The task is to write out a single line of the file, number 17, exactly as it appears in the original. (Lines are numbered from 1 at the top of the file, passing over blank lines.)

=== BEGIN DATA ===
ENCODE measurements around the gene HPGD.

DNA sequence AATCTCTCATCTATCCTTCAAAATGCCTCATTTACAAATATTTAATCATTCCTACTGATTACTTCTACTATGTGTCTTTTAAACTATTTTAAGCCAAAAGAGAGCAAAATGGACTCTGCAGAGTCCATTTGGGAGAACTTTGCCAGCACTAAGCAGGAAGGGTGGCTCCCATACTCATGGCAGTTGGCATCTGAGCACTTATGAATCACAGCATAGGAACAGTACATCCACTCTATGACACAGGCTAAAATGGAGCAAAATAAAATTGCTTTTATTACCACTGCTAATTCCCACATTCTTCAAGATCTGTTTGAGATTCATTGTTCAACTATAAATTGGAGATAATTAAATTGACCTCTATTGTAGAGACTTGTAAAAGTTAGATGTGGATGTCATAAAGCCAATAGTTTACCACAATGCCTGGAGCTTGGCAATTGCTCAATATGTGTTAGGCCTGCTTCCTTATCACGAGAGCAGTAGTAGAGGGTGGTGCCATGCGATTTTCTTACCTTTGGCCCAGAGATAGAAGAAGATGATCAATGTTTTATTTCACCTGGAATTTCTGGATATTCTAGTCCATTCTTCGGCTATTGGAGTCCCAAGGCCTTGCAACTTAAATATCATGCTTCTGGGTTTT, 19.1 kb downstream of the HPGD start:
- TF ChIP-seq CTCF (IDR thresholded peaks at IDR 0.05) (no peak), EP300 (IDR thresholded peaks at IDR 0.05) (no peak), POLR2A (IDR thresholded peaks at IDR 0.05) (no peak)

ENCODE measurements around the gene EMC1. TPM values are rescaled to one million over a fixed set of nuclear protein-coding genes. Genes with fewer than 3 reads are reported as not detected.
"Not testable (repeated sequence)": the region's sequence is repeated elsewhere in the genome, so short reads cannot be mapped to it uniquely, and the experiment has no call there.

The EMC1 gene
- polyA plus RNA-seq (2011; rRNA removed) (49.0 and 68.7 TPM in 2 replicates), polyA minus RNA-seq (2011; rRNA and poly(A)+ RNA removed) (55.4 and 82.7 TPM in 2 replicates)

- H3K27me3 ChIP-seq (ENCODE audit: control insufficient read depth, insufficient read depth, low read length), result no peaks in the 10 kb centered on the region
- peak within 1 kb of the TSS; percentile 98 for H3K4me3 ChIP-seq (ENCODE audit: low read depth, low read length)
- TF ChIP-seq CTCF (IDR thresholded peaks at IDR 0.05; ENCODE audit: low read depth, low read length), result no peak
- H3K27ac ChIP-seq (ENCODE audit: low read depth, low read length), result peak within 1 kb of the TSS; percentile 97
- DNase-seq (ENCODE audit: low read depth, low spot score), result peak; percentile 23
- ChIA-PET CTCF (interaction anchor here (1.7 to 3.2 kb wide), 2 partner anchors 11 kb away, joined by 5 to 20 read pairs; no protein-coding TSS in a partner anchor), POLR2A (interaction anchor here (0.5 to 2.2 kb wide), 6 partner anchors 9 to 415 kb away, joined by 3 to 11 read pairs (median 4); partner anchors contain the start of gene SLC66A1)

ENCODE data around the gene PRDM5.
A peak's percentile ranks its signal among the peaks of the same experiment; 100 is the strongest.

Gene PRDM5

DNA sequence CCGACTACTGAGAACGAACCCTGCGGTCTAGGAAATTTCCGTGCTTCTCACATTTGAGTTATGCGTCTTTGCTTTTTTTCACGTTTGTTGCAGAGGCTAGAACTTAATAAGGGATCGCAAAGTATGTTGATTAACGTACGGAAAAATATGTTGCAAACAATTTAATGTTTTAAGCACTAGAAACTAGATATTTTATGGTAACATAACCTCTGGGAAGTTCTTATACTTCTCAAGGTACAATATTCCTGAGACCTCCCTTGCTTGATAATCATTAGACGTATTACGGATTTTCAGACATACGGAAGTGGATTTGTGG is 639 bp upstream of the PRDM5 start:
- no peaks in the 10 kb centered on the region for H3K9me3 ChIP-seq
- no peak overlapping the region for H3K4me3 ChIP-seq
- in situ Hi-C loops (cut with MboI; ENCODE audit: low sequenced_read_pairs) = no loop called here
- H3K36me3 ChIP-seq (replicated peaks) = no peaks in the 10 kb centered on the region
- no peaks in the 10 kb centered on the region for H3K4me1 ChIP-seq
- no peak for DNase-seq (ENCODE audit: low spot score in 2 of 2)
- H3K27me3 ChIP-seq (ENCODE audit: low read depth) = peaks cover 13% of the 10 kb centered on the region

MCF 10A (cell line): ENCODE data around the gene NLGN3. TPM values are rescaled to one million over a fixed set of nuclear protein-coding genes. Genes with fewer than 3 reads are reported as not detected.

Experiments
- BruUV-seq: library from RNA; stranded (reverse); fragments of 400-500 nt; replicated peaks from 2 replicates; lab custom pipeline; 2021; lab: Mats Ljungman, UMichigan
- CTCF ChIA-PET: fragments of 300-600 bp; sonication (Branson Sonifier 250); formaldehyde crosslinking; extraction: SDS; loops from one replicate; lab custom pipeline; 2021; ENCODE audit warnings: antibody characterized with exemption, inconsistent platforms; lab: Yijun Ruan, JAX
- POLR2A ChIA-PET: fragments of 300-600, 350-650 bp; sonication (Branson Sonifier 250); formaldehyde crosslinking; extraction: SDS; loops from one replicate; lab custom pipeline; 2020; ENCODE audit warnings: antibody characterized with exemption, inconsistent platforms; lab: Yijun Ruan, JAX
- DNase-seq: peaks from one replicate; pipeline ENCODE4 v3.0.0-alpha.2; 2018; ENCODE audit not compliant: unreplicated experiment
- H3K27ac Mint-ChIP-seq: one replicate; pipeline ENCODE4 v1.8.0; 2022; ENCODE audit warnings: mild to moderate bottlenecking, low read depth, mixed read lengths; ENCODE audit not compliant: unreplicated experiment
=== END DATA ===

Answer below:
DNA sequence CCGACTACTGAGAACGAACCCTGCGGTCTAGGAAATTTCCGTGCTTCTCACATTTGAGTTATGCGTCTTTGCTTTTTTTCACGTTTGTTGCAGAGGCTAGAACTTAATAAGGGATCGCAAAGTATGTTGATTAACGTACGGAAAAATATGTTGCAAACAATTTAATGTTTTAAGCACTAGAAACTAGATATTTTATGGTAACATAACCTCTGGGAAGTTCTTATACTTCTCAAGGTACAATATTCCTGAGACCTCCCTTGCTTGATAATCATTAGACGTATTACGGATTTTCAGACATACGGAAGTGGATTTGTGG is 639 bp upstream of the PRDM5 start: